The History of Zagori.

Zagori (Greek: Ζαγόρι), is a region and a municipality in the Pindus mountains in Epirus, in northwestern Greece. The seat of the municipality is the village Asprangeloi.[2] It has an area of some 1,000 square kilometers and contains 46 villages known as Zagori villages (or Zagorochoria or Zagorohoria), and is in the shape of an upturned equilateral triangle. Ioannina, the provincial capital, is at the southern point of the triangle, while the south-western side is formed by Mount Mitsikeli (1,810m). The Aoos river running north of Mt Tymphe forms the northern boundary, while the south-eastern side runs along the Varda river to Mount Mavrovouni (2,100m) near Metsovo. The municipality has an area of 989.796 km2.[3] The population of the area is about 3,700, which gives a population density of 4 inhabitants per square kilometer, very sparse when compared to an average of 73.8 for Greece as a whole.

Geography

Zagori is an area of great natural beauty, with striking geology and two National Parks, one including the river Aoos and the Vikos Gorge, the other around Valia Kalda, to the east of the imposing snow-capped Mt Tymphe. The 46 or so villages of Zagori were interconnected by mountain roads and traditional arched stone bridges until modern roads were opened in the 1950s. The stone arched bridges were built by benefactions from expatriate merchants in the 18th century and replaced older wooden bridges.

Traditional architecture

Houses until the 18th century were simple rectangular dwellings, often with only a ground floor and with ancillary areas in the basement used as stables. Indeed, this appears to be the style of construction of the dwellings in the excavated Molossian site near Vitsa. Houses are built of local stone and have a roof made of stone tiles (either of limestone or sandstone) which are held together without cement, only by the weight of the tiles above them. The stone roof therefore requires continual upkeep, subjected as it is to heavy snowfalls during the winter months.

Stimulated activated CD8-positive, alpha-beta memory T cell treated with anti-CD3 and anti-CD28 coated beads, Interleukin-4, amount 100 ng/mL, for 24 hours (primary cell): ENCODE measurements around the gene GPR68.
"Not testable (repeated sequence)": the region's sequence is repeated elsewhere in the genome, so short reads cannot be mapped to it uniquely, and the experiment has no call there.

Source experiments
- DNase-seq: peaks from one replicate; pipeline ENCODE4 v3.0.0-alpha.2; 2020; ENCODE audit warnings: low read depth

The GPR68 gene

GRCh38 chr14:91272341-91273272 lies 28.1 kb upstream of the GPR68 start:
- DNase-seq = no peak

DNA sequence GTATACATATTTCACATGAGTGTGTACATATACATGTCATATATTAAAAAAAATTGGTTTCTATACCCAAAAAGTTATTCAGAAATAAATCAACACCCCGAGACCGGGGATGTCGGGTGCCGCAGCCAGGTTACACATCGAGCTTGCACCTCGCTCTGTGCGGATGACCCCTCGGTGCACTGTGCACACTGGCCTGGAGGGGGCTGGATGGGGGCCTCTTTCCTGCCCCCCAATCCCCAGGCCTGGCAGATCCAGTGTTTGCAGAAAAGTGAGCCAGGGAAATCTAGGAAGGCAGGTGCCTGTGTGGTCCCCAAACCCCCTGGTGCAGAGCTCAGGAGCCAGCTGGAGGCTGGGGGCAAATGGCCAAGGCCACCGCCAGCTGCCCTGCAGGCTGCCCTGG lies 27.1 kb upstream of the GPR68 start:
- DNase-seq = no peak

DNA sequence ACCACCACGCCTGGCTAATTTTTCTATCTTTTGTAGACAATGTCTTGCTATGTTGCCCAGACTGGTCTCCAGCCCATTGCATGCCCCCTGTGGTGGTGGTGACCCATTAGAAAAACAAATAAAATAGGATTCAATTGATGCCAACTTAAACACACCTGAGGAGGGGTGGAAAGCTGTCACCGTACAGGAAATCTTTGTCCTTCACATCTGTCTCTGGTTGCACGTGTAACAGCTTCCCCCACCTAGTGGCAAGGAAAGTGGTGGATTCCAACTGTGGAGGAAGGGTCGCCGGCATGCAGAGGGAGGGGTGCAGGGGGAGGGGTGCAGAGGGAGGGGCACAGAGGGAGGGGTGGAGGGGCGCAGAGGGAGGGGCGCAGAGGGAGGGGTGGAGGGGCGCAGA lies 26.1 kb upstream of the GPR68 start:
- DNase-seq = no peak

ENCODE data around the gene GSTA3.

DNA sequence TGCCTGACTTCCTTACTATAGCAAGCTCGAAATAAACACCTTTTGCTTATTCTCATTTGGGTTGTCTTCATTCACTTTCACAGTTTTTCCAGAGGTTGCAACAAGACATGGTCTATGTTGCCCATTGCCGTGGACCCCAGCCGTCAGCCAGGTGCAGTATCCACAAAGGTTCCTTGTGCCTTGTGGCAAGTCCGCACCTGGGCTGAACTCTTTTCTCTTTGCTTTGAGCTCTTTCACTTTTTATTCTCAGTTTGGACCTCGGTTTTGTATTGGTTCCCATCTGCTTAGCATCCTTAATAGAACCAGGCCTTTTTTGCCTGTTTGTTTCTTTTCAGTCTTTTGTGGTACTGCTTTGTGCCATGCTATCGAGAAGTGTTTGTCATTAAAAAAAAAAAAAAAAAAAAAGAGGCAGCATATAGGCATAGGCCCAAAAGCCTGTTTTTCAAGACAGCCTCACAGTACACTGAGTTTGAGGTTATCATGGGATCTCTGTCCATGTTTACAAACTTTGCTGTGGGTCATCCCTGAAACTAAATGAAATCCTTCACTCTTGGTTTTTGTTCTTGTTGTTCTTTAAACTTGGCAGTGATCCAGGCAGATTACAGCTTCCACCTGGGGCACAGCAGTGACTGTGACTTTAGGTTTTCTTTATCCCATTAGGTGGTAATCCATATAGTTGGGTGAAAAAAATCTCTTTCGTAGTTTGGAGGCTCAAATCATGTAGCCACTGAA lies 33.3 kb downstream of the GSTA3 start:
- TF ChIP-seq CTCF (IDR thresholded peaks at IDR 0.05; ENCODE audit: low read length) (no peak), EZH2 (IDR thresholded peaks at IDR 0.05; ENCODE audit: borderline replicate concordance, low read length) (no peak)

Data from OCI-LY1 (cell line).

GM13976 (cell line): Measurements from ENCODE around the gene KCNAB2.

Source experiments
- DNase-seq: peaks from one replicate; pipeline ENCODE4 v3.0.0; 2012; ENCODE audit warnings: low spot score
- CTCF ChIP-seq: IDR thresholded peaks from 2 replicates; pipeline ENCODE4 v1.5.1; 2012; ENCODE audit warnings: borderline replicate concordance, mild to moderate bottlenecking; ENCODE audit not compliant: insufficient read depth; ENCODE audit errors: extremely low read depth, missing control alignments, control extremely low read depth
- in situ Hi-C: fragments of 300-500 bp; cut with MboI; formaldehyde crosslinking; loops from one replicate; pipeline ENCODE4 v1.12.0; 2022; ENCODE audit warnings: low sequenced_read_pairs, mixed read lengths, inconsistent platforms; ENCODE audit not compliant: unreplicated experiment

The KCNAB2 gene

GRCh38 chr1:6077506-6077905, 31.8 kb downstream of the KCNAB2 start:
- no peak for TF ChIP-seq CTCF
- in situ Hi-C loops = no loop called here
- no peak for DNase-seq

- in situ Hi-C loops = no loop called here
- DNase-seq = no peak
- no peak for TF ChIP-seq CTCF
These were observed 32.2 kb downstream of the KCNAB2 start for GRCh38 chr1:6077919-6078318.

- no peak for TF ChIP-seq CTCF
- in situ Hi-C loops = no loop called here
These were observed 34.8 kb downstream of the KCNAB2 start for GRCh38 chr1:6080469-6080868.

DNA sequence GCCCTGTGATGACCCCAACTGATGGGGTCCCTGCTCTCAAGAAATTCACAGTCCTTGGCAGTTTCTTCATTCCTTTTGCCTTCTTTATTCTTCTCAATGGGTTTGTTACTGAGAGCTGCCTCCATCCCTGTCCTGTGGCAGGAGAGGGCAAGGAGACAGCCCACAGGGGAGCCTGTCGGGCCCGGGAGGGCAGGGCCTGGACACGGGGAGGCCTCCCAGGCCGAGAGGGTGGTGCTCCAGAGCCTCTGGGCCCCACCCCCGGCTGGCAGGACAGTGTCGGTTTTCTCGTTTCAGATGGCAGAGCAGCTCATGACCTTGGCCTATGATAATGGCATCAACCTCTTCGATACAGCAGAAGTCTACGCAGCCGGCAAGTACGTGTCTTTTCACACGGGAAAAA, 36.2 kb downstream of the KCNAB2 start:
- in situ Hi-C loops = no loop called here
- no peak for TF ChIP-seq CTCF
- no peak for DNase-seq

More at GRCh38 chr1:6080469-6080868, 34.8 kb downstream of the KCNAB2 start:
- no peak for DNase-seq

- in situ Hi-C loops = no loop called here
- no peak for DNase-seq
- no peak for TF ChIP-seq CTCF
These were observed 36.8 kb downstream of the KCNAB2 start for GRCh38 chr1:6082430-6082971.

That older type was developed through the 18–19th centuries into more complex styles all the way to the multi-storied manors of the wealthier families of the late 18th century. Many houses are fronted by a walled courtyard or garden. The courtyard gate is an edifice in itself, covered by a stone roof and connecting the house to the rest of the village. In addition to the house, there are ancillary buildings, usually a “mageirio” (kitchen), an external toilet at the furthest corner from the kitchen, and stables. The main house is built with walls up to a meter thick that may have an internal sand compartment for insulation against the cold. The house entrance opens into the foyer called “hagiati” which leads to adjoining rooms called “ondas” or “mantzato”. The hagiatioriginally was and sometimes still is a partially open area in front of the house. The name is probably derived from the Persian word Hayāt, a style of Persian garden with pavilions or other edifices. The mantzato is the main room for the winter months with a fireplace, a “tavla” (table) and seating areas that can be used as beds, called “basia”. Opposite the fireplace there is a walled closet called “mesantra”. As an aid to its function, the mantzato often has a location in the south of the house.

A usually wooden staircase leads from the hagiati to the upper floor landing called “krevatta”. This is a space between the bedrooms. In rare cases, the krevatta opens into a small balcony covered by a wooden roof. “Glavané” is a small entrance to the attic. The basement of the house contains cellars and other storage areas that may be used as additional quarters for animals.

Few of the old manors survive, most having fallen victim to disrepair. In those that survive, the ondas room is the most spacious, has a large fireplace and may have floral frescoes. It was used for the reception of guests.